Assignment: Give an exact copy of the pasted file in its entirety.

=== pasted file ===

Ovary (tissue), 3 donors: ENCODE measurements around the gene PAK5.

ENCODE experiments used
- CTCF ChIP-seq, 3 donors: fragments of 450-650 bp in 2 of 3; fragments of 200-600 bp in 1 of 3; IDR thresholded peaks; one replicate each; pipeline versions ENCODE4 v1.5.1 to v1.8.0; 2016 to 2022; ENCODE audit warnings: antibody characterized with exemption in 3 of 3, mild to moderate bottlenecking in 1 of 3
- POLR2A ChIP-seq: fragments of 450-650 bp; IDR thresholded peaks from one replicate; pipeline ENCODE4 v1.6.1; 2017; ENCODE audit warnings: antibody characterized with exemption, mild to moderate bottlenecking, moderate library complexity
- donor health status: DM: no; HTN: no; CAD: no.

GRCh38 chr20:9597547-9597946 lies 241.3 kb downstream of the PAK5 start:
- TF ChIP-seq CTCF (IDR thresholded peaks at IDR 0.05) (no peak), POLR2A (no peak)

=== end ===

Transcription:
Ovary (tissue), 3 donors: ENCODE measurements around the gene PAK5.

ENCODE experiments used
- CTCF ChIP-seq, 3 donors: fragments of 450-650 bp in 2 of 3; fragments of 200-600 bp in 1 of 3; IDR thresholded peaks; one replicate each; pipeline versions ENCODE4 v1.5.1 to v1.8.0; 2016 to 2022; ENCODE audit warnings: antibody characterized with exemption in 3 of 3, mild to moderate bottlenecking in 1 of 3
- POLR2A ChIP-seq: fragments of 450-650 bp; IDR thresholded peaks from one replicate; pipeline ENCODE4 v1.6.1; 2017; ENCODE audit warnings: antibody characterized with exemption, mild to moderate bottlenecking, moderate library complexity
- donor health status: DM: no; HTN: no; CAD: no.

GRCh38 chr20:9597547-9597946 lies 241.3 kb downstream of the PAK5 start:
- TF ChIP-seq CTCF (IDR thresholded peaks at IDR 0.05) (no peak), POLR2A (no peak)